The Australian state of Queensland is in the grip of its most widespread drought ever, with close to 80 percent of its territory parched after a failed wet season, officials said Friday.
Australia is famous for its droughts and flooding rains, and Queensland was hit by devastating floods in 2010-11 which left much of the state a disaster zone and brought the state capital Brisbane to a standstill.
But the situation has now radically reversed, with 79 percent of the massive northeastern state—all bar a narrow northern coastal zone and a few other pockets—declared in drought.
"Queensland is a big state and there is usually a drought somewhere, but this is the largest area of Queensland that has ever been drought-declared at one time," state agriculture minister John McVeigh said.
Queensland is nearly seven times the size of Britain, with an area of 1.7 million square kilometres (656,000 square miles).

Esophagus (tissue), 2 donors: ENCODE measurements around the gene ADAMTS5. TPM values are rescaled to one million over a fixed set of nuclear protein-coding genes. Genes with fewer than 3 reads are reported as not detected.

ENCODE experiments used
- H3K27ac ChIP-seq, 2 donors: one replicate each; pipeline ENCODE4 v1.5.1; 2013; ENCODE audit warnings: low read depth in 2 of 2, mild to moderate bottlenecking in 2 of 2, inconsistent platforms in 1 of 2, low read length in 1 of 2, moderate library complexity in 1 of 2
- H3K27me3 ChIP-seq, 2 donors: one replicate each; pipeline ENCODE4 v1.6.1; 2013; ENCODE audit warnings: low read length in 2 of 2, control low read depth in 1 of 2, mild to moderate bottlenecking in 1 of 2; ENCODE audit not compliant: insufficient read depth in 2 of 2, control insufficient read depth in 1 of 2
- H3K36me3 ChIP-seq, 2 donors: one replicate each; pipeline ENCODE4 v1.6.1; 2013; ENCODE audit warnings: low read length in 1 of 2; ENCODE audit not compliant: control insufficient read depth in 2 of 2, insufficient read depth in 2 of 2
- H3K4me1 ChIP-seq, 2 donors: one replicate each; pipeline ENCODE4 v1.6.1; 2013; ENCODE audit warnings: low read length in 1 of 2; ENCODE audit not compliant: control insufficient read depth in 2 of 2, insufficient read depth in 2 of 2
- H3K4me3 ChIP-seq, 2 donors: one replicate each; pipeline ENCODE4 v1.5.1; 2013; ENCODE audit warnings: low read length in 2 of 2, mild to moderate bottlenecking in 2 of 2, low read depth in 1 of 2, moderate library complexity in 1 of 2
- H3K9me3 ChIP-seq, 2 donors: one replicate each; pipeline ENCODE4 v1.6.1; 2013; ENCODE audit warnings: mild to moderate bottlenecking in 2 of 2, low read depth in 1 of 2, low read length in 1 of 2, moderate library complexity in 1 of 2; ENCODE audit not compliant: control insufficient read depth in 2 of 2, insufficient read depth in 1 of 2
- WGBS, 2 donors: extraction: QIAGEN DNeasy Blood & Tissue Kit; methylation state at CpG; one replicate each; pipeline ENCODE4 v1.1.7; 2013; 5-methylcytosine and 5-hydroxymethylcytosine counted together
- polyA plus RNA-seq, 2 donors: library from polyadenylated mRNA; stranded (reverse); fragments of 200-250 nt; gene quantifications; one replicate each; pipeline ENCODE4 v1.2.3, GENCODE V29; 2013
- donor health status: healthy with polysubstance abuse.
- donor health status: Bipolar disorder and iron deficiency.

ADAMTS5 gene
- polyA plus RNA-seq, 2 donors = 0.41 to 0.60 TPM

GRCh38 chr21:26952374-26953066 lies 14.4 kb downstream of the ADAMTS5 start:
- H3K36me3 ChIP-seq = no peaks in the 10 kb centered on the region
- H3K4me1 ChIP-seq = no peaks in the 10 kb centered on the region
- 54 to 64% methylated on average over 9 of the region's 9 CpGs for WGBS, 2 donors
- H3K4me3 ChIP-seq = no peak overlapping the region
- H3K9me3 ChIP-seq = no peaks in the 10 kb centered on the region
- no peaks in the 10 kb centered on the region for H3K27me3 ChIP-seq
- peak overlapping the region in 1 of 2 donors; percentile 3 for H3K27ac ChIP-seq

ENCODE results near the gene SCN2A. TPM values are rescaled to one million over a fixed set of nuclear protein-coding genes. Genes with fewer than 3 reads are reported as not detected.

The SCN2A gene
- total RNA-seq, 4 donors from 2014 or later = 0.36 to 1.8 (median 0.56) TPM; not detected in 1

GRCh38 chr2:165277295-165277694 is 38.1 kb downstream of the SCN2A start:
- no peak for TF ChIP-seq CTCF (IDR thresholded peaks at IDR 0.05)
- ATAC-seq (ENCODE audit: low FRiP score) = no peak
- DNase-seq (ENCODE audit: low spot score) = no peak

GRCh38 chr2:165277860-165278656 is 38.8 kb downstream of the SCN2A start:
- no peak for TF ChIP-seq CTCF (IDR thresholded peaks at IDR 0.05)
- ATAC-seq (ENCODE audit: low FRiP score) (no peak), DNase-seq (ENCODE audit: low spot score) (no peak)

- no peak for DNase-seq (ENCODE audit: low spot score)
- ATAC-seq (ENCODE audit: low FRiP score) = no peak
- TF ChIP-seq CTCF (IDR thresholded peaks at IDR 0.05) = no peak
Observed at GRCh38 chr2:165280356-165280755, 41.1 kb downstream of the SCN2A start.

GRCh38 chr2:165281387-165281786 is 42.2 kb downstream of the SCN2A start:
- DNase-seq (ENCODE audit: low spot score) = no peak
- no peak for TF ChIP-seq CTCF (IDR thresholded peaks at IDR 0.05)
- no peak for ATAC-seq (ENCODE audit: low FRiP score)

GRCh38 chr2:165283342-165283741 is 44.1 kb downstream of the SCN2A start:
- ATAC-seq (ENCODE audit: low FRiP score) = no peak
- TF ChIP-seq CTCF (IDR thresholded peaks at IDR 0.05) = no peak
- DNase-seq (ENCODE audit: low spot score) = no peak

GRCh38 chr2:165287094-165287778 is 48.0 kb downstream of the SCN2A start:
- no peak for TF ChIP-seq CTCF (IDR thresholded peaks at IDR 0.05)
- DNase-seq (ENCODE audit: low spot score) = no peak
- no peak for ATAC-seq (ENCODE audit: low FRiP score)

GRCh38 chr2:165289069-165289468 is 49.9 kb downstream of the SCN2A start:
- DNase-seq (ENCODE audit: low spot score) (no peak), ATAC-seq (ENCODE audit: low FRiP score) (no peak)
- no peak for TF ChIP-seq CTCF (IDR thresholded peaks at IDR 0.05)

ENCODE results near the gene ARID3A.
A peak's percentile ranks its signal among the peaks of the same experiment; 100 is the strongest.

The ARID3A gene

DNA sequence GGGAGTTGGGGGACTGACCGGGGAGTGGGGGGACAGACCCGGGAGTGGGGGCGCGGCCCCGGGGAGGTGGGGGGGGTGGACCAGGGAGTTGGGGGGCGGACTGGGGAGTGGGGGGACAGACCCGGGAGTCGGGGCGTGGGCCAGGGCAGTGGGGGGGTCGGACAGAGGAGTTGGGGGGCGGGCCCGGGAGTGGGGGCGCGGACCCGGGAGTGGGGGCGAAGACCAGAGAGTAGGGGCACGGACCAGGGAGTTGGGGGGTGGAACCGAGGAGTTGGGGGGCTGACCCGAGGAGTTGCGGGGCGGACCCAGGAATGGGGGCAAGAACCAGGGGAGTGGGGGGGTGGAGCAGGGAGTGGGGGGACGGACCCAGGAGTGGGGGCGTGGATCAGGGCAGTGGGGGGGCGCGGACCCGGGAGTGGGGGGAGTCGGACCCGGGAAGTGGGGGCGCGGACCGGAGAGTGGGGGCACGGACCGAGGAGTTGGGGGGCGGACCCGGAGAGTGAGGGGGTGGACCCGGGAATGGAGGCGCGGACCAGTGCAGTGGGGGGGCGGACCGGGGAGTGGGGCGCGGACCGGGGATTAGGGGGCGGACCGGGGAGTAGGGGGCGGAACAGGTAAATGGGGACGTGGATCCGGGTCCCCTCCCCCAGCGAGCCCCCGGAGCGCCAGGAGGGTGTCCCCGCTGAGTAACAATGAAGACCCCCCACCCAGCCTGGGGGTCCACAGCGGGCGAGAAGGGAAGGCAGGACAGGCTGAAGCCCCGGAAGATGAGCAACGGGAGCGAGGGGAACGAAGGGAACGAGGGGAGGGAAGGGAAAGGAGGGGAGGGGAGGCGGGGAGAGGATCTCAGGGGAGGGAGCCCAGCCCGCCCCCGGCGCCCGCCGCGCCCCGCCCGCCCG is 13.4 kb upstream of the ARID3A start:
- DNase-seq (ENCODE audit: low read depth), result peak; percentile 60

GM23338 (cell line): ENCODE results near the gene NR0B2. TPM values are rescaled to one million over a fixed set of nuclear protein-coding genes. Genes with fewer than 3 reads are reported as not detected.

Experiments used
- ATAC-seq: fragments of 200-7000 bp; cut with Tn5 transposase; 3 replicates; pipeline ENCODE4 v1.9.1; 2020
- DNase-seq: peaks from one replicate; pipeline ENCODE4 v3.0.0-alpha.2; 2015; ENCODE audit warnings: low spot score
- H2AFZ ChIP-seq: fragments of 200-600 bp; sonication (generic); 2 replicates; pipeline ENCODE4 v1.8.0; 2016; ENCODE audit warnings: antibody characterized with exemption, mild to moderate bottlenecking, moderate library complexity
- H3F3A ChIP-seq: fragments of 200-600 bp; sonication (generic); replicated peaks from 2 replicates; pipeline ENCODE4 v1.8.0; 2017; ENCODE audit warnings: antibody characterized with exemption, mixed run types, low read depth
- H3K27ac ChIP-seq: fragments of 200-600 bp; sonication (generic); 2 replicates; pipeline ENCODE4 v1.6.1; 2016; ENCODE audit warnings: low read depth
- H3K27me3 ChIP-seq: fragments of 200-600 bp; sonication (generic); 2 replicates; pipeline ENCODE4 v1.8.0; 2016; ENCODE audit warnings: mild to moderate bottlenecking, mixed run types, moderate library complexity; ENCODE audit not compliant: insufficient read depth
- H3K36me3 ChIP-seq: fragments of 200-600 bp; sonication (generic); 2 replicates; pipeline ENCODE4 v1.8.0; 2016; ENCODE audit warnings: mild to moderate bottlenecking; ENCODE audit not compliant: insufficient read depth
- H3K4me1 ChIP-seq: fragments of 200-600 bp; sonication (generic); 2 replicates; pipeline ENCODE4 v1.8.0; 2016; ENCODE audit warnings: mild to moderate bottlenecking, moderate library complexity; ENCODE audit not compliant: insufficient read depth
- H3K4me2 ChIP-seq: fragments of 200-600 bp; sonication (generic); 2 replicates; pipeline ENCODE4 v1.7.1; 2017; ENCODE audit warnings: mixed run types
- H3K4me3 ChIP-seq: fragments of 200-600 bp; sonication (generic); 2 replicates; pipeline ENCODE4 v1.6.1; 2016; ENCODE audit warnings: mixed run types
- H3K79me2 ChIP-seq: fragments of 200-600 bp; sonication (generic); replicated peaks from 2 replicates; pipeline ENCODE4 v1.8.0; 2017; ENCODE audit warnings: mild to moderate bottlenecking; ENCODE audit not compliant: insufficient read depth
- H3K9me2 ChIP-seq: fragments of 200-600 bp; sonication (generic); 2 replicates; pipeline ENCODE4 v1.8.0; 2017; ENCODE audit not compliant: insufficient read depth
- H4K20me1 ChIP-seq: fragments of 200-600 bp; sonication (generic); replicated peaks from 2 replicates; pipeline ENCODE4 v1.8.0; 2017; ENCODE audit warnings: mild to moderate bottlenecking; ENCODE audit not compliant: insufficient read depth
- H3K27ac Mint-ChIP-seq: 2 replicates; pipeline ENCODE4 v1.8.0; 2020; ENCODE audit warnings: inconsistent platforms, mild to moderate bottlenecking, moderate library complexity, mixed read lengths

McVeigh said February was normally one of the wettest times of the year, but this time round many shires missed out on rain altogether.
Some of the newly drought-declared areas—prime regions for growing sugar cane—were flood zones just over a year ago.
Cyril Close, a stock agent in the Queensland town of Roma, said farmers were suffering.
"People in their 60s and 70s are looking to wind down now. They used up all their resources trying to keep their cattle alive, waiting for summer rain, but it never came," he told the Australian Broadcasting Corporation.
"They are just wondering how much further they can go, and do they go?"
Prime Minister Tony Abbott last month unveiled a Aus$320 million assistance (US$290 million) package for drought-hit farmers which included increased access to a concessional loan scheme as well as mental health support.
"If your farm is in dire drought, you can't sell, you can't borrow, you can't leave but you've got no money and that's why it's right and proper that you should have access to income support," Abbott said of his plan.
Australia experienced its hottest year on record in 2013, according to official figures, enduring the longest heatwave ever recorded Down Under as well as destructive bushfires.
Explore further: Australian floods help ease the 'Big Dry'